June 16, 2008

Capresso Mini-S Espresso/Cappuccino Machine Review

CapressoMiniSMain.jpg

The Capresso Mini-S showed up a few weeks ago, and I wanted to post a review as soon as I could knowing a lot of readers are interested in these entry level steam-based espresso brewers. The most basic espresso brewers are these boiler-based brewers that heat the water and boil it through the espresso cake to produce the espresso. This maker is not all that unlike a Moka Pot in that regard. Simple and easy to operate. The advantage that you get with a brewer like the Capresso Mini-S over a Moka pot is that you can actually steam the milk with the unit.

CapressoMiniSBrewing.jpg

In general, the Capresso Mini-S has you adding water to a boiler in the machine, screwing the lid on, and heating it until it boils the water up and through the grounds until your espresso is produced. The pressure created is a few time atmospheric pressure, not the 10-15 times atmospheric pressure that the pump driven units create.

When you want to steam milk, you will add only a small amount of water to the unit, and boil it to steam your milk with the frothing wand.

The unit is small, and easy to use, making it attractive for casual users who are just getting into espresso.

Operation

I found that the operation was easy, and pretty foolproof. The portafilter is big, because it is making up to four shots at a time. Fill it and crank it onto the machine, then fill the carafe up to the four cup line and pour it into the boiling chamber. The cap is easy to screw on, and screw on tight. Flip the switch to brew and the machine comes to life behind the 850 watt boiler. There is an indicator light that is the only sign of life at this point but within about 4 minutes you have a carafe full of pressure brewed espresso. The espresso comes with a thin layer of crema that gets blown off as the Mini-S sputters its last droplets of water through the machine.

If you want steamed milk, you are going to brew some of the coffee, until the coffee is up to the "Steam" line on the carafe, then flip the dial to steam. Steam the milk and then flip back to brewing to finish off the coffee and you are ready to make your latte.

Review Summary

The upside to the Capresso Mini-S is that it can deliver espresso at a pretty acceptable price, and the flavor overall is good. It will get you into lattes and cappucinos with ease and with a small foot print on the countertop. The unit won't get you the same extraction profile that you will find at a coffeehouse, where higher pressure pump driven machines push more flavor and body out of the coffee emulsifying air and the oils in the bean into the crema on top of the espresso shot that is a sign of an excellent shot. I found that I liked using the machine for the black pressure brewed coffee itself, simply setting the machine up to brew, and getting the rest of breakfast ready while I waited for it to be done. The result was a nice mug full of nicely bodied coffee that set me up for a great day.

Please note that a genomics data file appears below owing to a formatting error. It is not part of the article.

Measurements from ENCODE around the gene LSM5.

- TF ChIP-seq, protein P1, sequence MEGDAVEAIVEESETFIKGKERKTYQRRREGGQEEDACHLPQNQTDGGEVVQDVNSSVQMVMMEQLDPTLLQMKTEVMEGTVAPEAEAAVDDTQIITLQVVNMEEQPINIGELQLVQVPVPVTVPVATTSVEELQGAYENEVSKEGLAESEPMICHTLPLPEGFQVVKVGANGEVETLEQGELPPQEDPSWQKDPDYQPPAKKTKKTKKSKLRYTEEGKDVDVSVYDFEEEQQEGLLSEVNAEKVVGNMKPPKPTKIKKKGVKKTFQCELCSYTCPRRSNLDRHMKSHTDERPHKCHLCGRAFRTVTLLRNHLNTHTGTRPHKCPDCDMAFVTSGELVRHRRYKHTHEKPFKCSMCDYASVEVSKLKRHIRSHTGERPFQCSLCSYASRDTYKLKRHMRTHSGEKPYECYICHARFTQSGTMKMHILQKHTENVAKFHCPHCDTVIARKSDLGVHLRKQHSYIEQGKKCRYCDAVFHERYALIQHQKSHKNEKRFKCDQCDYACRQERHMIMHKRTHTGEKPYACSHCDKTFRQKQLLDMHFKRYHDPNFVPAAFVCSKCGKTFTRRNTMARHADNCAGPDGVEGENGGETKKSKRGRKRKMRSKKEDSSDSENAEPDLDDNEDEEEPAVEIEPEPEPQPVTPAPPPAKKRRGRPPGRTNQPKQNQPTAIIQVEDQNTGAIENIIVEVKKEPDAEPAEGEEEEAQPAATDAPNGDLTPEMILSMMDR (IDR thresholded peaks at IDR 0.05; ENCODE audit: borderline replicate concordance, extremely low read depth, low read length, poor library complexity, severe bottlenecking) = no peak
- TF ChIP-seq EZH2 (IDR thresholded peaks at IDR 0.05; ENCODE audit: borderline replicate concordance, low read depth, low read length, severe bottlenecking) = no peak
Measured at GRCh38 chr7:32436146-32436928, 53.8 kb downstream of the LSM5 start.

At Amazon - The Capresso Mini-S Espresso Machine

Features:

  • Boiler cap with built-in safety valve.
  • Patented three-way safety switch for choosing between full pressure for brewing espresso and maximum steam output
  • Red indicator light and dishwasher-safe glass carafe
  • Stops brewing or steaming in the "0" position
  • Dual frother lets you steam or froth milk either in a pitcher or right in your cup
  • Instructional video shows how to produce espressos and cappuccinos in three easy steps

Read More in: Espresso Machines

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Posted by Scott Martin at June 16, 2008 8:01 AM
Recent Comments

Hi! I cannot get the milk to foam... I'm using soy: could that be why? I have a stainless steel pint-sized pitcher and a thermometer.


Posted by: Stephanie at September 16, 2010 10:49 PM

Hi,

I'm writing for people who enjoy a darn good café latte. Number one, you can't beat the price. If you follow the instructions to the letter on the supplied video, you will be rewarded with an outstanding café latte.

It's fast, easy, & delicious. I've used this machine, everyday, for over ten years. If you run into any snags, email me, I'd be happy to help.

I recommend one extra item, i.e., a pint sized stainless frothing pitcher; most can be had for under $20.


Posted by: Joseph J. Guccione at May 22, 2009 10:30 AM
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Hennie Greeff: Where can I get hold of an operating manual for read more
Scott Martin: Yea, me neither. read more
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